Homily for Sunday, February 26, 2017
Last Sunday After the Epiphany
“Fun Home,” the heartbreaker / tear-jerker Broadway musical that recently closed, is a detective story of sorts about a lesbian cartoonist trying to understand her recently-deceased father and, by extension, herself. “Fun Home” won five Tony awards in 2015, including Best Book of a Musical for the playwright, Lisa Kron. In just a moment, I will tell what Ms. Kron said upon receiving her award, but it might make more sense if I first say something about the musical.
While “Fun Home” is a coming out story of a daughter who comes to terms with her sexuality, and while “Fun Home” is a coming of age story about a daughter trying to understand her father’s death, a suicide, “Fun Home” is bigger than a coming out or coming of age story. As New York Times reviewer Ben Brantley says, “Fun Home” has a universal appeal that “comes from its awareness of… that element of the unknowable that exists in all of us… [and] how we never fully know even those closest to us.”
This “element of the unknowable” is symbolized not only in the kids’ playing in the caskets of the funeral home and popping up from within to startle their father as he worked (he was an undertaker); the “element of the unknowable” is symbolized not only by Alison’s – the daughter’s – “coming out of the closet” while in college; but the “unknowable” is also captured in the mother’s revelation after the father’s death that he, too, was gay.
Knowing that, here is what Ms. Kron said upon receiving her Tony award:
For many, many years I have had a recurring dream, and I don’t mean a metaphorical dream or a Martin Luther King dream. I mean an actual while-I’m-sleeping dream in which I suddenly discover that the apartment I live in has a whole bunch of rooms I didn’t know were there. And I’m like, “How could I not know about all of these rooms?”
I’ve been thinking about that dream as I’ve been thinking about this amazing Broadway season. Because we all live in this big house and we’ve all been sitting in the same one or two rooms thinking that this was the whole house, and this season some lights got turned on in some other rooms and we’re all like, “Oh my god, this house is so much bigger than I thought.”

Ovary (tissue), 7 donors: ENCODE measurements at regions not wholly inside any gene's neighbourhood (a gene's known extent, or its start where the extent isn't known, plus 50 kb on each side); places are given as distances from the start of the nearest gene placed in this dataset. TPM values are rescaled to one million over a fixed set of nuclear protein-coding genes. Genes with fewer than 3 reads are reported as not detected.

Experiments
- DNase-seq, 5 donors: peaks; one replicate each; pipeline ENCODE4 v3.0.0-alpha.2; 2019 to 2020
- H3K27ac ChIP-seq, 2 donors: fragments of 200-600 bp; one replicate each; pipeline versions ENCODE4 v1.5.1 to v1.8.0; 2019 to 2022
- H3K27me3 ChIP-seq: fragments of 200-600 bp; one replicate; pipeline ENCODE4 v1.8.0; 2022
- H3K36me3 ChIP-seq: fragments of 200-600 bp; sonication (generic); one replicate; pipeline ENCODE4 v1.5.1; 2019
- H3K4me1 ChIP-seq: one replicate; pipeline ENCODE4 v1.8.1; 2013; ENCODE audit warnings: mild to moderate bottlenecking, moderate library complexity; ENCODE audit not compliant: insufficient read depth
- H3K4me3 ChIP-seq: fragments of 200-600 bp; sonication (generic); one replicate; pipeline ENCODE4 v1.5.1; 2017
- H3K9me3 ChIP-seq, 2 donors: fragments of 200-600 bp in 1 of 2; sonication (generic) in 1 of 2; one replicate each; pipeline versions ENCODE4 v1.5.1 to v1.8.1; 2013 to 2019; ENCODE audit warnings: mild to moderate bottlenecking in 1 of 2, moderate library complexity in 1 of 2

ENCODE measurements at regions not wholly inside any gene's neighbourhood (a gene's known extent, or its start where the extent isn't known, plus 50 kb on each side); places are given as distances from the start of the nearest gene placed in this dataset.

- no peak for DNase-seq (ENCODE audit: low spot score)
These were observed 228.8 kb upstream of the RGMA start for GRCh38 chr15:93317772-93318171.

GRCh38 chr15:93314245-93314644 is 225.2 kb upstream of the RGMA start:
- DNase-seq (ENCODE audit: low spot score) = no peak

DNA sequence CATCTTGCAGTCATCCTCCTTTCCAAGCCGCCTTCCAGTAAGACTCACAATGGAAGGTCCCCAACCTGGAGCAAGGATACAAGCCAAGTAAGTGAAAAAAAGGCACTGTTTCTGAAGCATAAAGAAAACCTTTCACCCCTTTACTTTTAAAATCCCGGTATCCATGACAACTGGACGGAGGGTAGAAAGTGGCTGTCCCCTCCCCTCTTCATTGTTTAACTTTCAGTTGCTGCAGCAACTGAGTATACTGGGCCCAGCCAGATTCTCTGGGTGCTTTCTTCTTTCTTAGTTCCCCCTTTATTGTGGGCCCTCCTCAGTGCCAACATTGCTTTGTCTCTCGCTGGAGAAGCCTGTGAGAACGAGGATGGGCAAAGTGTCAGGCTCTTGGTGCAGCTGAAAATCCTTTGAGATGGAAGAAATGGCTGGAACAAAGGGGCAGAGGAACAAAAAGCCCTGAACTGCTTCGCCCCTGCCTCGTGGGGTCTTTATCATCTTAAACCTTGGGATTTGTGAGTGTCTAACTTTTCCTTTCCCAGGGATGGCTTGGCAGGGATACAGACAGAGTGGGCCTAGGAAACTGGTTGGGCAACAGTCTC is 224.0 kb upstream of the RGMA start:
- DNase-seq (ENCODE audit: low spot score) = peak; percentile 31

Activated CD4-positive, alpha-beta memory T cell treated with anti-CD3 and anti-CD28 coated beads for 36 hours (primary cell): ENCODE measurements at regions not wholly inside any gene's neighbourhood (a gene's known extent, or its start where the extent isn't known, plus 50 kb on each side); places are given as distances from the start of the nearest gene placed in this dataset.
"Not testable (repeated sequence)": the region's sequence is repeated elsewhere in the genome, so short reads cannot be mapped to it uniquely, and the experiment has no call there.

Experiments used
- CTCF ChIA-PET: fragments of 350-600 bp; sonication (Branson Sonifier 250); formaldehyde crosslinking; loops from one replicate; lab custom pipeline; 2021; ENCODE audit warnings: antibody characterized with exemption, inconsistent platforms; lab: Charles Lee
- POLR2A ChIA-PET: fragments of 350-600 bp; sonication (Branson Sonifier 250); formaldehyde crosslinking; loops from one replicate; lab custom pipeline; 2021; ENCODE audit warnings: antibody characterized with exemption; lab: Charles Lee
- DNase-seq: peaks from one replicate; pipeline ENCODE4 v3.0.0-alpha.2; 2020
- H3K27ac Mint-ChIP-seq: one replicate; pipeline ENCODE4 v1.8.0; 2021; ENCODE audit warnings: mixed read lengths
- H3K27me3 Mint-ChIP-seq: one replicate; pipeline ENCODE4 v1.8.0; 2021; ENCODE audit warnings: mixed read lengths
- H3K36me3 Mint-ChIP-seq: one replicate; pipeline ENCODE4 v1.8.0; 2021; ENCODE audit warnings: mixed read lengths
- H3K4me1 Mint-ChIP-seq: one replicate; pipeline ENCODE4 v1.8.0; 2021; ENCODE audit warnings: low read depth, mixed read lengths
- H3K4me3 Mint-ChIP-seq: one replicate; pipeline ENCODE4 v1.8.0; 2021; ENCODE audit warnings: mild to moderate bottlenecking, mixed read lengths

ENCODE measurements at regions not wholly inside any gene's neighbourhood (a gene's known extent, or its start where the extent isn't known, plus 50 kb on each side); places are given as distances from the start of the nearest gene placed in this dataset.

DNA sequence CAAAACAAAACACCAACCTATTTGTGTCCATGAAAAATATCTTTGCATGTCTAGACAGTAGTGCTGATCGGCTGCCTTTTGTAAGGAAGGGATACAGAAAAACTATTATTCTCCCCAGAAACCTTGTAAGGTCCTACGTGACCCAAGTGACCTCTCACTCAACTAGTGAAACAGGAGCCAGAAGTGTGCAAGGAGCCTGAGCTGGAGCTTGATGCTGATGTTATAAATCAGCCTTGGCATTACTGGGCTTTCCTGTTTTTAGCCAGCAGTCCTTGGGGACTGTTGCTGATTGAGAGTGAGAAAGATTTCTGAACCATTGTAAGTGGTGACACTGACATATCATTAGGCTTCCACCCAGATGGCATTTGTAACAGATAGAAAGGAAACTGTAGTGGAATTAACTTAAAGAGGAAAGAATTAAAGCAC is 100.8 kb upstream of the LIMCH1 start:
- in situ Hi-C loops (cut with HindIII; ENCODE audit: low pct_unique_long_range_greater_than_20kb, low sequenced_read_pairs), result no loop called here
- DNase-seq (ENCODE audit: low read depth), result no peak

The story of the Transfiguration that we heard this morning – and the story of Moses on the mountain – are dream-like stories. There are the disciples on the mountain with Jesus, who begins to shine like the sun. There suddenly appear two people long-dead – Moses and Elijah. There, a cloud overshadows them, and a voice says, “This is my Son, the Beloved, with him I am well-pleased.” The story of Moses on Sinai, too, is dream-like: “Moses entered the cloud, and… was on the mountain forty days and forty nights.” These stories… might they actually be dreams?
Those who study dreams tell us that, in our dreams, not only are we each and every character, we are the writer, the producer and the director. Our dreams, they say, are all about us. Similarly, I like to think that in Scriptures we are each and every character… and also the writer, the producer and the director. Not that we literally were the disciples; not that we actually wrote these stories. But the stories in the Bible are about us. They tell us what’s inside of us and what makes us tick; what we fear, what we desire; how noble we can be, but also how craven; how our hearts can overflow with joy, but also be utterly crushed; how we yearn for contact and connection, but also avoid it; how fickle we can be, but also how loyal. Every emotion that wrings the heart, every act of which we humans are capable, all that is good about us and all that is fallen… everything about us is in the Scriptures. Researchers say that our dreams are all about us; I think the Scriptures are all about us.